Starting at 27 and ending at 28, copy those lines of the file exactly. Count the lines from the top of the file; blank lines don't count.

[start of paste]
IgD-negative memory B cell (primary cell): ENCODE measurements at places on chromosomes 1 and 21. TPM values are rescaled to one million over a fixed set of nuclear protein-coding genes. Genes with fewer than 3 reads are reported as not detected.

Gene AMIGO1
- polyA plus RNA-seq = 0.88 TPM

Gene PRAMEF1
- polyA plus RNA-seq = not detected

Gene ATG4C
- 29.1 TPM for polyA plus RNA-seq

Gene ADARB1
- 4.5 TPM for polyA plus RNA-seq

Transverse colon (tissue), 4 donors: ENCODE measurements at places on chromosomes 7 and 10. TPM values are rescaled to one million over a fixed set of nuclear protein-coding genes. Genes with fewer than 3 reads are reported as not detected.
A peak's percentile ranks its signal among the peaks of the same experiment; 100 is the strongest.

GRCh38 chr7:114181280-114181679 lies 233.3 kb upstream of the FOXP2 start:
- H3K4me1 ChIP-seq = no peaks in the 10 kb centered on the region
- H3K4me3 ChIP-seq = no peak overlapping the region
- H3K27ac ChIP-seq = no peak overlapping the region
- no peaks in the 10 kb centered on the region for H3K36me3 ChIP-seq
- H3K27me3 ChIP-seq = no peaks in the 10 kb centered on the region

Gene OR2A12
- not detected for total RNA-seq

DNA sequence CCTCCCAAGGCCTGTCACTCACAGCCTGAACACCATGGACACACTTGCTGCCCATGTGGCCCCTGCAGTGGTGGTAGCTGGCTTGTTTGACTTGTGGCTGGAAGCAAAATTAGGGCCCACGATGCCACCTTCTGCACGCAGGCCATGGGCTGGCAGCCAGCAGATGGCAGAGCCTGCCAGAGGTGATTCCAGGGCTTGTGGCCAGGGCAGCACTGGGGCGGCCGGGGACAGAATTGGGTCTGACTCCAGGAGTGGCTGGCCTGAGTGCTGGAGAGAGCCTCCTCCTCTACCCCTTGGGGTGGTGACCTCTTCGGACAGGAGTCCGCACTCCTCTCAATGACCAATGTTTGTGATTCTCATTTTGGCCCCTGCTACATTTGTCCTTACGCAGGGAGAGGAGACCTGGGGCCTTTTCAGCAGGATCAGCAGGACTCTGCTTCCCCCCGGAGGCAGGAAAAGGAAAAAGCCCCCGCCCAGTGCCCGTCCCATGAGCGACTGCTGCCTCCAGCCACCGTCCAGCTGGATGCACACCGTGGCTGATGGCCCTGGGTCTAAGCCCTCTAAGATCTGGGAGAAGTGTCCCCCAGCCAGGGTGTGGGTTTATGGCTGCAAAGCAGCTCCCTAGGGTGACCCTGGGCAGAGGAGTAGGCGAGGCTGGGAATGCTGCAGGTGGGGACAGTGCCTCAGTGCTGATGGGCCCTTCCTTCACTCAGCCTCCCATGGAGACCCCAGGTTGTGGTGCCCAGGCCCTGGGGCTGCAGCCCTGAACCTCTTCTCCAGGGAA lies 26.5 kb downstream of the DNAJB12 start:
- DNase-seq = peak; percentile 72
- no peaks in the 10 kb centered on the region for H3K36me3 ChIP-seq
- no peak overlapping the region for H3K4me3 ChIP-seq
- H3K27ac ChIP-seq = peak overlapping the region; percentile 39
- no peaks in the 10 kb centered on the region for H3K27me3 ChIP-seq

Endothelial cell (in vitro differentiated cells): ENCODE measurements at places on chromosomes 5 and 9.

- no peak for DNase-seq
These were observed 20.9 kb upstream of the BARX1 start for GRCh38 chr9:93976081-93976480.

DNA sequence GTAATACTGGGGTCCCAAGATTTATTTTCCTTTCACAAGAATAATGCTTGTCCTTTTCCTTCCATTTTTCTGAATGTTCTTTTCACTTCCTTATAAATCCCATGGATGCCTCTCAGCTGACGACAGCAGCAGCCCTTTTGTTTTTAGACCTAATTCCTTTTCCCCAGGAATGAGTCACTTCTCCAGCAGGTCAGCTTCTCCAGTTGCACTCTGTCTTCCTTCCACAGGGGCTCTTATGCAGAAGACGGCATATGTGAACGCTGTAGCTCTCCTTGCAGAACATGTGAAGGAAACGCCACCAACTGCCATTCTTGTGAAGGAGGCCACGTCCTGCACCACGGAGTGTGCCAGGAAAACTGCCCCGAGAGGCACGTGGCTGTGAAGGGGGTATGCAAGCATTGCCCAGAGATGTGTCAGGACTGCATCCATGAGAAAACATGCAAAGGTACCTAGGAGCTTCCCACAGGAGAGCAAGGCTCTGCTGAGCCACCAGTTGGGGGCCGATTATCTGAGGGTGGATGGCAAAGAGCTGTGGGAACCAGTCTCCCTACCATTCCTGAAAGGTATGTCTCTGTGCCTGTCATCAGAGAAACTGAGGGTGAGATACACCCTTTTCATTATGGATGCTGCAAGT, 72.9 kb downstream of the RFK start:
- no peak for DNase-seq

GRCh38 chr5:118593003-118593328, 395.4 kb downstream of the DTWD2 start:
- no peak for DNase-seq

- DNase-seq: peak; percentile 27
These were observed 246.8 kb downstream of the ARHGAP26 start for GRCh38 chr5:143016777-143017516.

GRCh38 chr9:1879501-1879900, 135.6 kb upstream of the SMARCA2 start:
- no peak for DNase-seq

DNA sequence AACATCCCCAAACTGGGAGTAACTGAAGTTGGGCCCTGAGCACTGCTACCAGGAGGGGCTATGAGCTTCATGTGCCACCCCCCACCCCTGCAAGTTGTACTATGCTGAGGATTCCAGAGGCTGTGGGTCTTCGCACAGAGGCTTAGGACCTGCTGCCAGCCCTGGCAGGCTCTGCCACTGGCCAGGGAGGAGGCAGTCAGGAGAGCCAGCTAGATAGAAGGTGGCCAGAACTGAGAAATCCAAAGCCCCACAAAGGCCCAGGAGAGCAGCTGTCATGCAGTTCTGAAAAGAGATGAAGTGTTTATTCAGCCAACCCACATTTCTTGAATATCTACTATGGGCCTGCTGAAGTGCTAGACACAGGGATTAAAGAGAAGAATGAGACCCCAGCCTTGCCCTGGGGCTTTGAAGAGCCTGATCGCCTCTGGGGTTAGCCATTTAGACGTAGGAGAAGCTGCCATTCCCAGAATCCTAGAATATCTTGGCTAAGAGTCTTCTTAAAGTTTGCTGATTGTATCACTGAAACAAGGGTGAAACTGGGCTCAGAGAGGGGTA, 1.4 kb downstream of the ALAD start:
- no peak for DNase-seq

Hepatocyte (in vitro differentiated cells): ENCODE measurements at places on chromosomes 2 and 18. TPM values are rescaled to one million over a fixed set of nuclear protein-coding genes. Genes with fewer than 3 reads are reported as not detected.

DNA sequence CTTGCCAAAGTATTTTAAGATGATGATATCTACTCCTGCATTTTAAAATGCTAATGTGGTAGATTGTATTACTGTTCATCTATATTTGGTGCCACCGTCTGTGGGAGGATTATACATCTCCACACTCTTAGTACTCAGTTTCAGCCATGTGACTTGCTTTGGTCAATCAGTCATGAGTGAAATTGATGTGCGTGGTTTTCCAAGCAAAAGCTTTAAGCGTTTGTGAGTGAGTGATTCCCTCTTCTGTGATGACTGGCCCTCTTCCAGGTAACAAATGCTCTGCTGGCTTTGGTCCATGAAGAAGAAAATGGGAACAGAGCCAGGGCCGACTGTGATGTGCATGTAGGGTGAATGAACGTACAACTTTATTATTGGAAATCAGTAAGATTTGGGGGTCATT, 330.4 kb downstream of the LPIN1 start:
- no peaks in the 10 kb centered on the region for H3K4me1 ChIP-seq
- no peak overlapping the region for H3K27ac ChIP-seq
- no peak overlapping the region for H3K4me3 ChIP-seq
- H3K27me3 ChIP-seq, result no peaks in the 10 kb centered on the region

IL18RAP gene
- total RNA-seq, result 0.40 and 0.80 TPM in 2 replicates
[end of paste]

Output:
- no peak for DNase-seq
These were observed 20.9 kb upstream of the BARX1 start for GRCh38 chr9:93976081-93976480.